Results: Four themes were identified; themes related to perceived usefulness were: enabling remote connection and information-sharing platform. Themes surrounding ease of use included: integration with existing IT systems and user-friendly with ready access to technical support. Telehealth can enable remote connection between patients and providers to help address insufficiencies in the current palliative care environment. Telehealth, as an information sharing platform, could support the coordination and collaboration of interdisciplinary providers caring for patients with palliative needs. However, health technologies need to passively integrate with existing IT systems to enhance providers’ workflow and productivity. User-friendliness with ready access to technical support was considered especially important in palliative care as patients often experience diminished function.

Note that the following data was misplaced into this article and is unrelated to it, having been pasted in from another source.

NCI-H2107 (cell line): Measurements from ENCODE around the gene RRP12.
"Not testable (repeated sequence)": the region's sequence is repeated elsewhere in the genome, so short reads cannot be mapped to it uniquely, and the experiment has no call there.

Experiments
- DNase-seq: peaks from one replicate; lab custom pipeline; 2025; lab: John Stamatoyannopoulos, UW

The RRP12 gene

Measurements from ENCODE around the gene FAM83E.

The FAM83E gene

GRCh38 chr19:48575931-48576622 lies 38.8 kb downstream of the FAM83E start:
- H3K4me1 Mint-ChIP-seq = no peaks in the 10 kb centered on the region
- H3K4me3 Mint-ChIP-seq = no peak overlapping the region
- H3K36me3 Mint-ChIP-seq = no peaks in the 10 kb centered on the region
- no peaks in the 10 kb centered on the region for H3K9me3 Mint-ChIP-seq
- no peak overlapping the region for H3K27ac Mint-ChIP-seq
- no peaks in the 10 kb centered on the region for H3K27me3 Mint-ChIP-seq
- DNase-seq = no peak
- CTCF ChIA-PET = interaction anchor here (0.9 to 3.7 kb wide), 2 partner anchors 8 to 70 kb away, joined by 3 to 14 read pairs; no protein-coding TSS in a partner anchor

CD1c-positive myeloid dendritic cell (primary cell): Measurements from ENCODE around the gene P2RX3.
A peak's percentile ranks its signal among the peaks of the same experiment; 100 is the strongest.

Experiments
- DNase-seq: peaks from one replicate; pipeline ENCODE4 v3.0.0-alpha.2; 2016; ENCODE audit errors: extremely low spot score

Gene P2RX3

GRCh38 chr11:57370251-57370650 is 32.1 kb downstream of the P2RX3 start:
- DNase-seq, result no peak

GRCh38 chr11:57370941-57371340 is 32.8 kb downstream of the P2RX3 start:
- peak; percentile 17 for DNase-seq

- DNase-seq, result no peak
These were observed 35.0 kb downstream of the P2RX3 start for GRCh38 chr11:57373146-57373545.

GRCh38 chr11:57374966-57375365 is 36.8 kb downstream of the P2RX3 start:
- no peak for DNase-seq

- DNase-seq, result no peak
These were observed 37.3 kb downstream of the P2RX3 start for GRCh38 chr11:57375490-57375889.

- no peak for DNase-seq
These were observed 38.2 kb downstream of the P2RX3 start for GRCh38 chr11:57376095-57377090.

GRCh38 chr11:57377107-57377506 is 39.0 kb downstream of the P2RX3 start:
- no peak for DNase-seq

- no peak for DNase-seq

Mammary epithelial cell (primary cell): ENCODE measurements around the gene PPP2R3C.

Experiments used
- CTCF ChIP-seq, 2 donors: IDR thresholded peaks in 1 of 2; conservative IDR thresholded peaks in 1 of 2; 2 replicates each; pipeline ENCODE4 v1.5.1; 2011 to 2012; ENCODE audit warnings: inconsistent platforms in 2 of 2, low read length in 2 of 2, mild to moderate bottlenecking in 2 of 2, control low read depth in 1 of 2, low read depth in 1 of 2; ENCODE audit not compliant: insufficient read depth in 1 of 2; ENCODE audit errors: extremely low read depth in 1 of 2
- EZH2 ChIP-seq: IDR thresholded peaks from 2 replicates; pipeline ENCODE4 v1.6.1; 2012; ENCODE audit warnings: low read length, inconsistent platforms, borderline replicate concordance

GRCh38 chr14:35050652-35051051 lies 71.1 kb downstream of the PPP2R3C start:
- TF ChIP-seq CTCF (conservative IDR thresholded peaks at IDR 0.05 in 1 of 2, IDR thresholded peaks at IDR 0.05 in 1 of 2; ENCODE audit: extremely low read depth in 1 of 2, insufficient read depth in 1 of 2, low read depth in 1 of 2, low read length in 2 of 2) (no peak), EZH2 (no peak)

Conclusion: Participants’ perspectives of technology acceptance in palliative care were largely dependent on their potential to help address major challenges in the field without imposing significant burden on providers and patients.
Due to isolation and social distancing to maintain patient and staff safety during the COVID-19 pandemic, an alternative to face-to-face interaction was needed. Nurses facilitated critical patient-family communication. Video conferencing applications aided socially distanced families to connect with dying loved ones. This article will explore the use of these popular apps.